Iranian president calls for 'impartial' probe of Holocaust
Britain calls the proposed inquiry unnecessary, since 'grim reality is all too there for people to see.'
Iran's president on Friday questioned evidence of the Holocaust, calling it an unproven fact that needed to be verified.
"I think we have sufficiently talked about this matter and these Holocaust events need to be further investigated by independent and impartial parties," Mahmoud Ahmadinejad said at a news conference following a meeting with China's president.
"An event that has influenced so many diplomatic and political equations of the world needs to investigated and researched by impartial and independent groups," he said.
A spokesman for British Prime Minister Tony Blair calls the proposed inquiry unnecessary, according to the AFP news agency.
"The prime minister does not believe there is any need for an inquiry into the Holocaust. The grim reality is all too there for people to see," AFP quoted the spokesman as saying.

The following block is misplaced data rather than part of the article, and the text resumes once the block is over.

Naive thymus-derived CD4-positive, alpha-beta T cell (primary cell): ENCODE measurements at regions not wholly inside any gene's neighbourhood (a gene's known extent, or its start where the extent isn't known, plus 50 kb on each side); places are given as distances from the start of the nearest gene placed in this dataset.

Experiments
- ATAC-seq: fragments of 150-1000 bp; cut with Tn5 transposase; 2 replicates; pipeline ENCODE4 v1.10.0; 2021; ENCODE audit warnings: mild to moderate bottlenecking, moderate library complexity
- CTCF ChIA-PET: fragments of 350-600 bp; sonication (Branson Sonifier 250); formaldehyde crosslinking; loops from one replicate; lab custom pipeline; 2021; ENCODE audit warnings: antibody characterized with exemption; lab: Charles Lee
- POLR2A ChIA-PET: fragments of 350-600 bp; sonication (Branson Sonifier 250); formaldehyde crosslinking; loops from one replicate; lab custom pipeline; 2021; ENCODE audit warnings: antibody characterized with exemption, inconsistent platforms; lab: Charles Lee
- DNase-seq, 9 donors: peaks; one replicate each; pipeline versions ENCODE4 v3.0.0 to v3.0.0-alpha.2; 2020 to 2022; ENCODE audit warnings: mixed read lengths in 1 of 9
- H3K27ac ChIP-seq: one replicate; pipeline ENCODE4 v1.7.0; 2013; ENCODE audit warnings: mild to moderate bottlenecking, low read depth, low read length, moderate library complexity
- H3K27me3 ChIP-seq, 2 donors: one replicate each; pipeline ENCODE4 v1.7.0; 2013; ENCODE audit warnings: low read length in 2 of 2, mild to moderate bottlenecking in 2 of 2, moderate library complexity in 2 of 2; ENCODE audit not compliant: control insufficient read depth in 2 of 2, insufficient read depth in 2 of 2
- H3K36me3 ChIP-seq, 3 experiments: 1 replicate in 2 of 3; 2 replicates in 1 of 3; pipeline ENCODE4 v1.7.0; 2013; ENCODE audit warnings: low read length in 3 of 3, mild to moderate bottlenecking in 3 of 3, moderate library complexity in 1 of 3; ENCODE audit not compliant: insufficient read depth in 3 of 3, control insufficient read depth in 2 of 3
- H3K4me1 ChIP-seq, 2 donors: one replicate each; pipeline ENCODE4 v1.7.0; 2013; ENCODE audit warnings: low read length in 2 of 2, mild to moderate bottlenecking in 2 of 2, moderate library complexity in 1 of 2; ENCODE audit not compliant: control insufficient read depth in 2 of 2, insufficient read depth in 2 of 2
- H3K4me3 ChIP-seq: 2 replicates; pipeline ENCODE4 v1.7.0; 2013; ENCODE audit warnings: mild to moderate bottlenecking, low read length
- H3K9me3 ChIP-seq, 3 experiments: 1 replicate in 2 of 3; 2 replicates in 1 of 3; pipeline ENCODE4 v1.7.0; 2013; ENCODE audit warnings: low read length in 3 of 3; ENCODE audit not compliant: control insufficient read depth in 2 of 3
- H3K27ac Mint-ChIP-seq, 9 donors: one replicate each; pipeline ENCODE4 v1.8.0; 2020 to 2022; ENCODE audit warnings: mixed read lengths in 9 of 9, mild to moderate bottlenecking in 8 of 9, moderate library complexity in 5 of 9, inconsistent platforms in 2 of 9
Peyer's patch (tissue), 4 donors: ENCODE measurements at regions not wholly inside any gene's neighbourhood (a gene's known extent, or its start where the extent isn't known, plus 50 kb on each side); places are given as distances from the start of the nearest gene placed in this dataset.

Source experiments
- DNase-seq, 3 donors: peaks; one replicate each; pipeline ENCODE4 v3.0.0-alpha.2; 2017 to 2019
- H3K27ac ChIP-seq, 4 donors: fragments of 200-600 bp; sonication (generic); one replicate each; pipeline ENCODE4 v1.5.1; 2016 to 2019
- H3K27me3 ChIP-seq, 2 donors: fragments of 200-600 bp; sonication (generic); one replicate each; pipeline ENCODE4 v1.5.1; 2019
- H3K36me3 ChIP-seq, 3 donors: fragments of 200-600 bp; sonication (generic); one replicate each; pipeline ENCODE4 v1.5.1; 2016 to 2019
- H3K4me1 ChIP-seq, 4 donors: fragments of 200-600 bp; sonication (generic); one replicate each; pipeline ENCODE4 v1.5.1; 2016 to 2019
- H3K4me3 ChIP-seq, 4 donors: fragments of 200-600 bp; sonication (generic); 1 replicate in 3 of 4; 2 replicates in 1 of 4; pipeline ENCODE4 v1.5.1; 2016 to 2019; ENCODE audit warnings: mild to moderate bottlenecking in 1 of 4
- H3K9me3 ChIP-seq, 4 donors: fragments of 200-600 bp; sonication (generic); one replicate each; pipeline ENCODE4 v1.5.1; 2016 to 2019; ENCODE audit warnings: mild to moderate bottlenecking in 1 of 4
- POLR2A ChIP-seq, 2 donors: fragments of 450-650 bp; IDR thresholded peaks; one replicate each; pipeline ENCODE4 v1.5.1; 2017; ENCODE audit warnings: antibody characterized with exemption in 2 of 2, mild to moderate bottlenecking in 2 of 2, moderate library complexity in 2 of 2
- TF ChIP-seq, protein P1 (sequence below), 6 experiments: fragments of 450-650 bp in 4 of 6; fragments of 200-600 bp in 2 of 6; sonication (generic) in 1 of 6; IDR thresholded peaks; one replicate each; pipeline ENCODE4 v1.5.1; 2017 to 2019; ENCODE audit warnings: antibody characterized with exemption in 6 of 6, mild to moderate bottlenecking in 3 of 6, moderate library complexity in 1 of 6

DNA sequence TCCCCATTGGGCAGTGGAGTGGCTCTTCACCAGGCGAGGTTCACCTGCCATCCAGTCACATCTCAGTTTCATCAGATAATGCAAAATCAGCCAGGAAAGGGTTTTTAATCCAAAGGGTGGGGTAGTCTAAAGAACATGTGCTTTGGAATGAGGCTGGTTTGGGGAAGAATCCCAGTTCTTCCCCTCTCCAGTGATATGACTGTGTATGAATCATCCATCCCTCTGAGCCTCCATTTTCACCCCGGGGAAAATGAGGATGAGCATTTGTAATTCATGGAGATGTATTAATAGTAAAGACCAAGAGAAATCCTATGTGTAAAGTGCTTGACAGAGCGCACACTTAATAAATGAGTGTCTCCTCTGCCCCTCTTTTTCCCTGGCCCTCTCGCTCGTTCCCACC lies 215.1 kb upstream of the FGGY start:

Ahmadinejad, who is accused by Israel and some in the West of attempting to develop the nuclear capabilities, has previously dismissed the Holocaust as a "myth" and said Israel should be "wiped off the map."
At the news conference, Ahmadinejad indicated that he would continue to view Israel as illegitimate, regardless of a verdict on the Holocaust.
"If it is true, then the response to this question should not be solved in Palestine. The Palestinian question should be settled as soon as possible," Ahmadinejad said.
"If it is false, why should such measures be taken against the people of Palestine?" he added.
Ahmadinejad's earlier comments prompted a group of Israeli lawmakers and former diplomats to announce plans to sue him in the International Court of Justice on charges of conspiring to commit genocide.
Iran is currently home to about 25,000 Jews who are represented by a Jewish lawmaker in parliament. About 75,000 left the country after the 1979 Islamic revolution.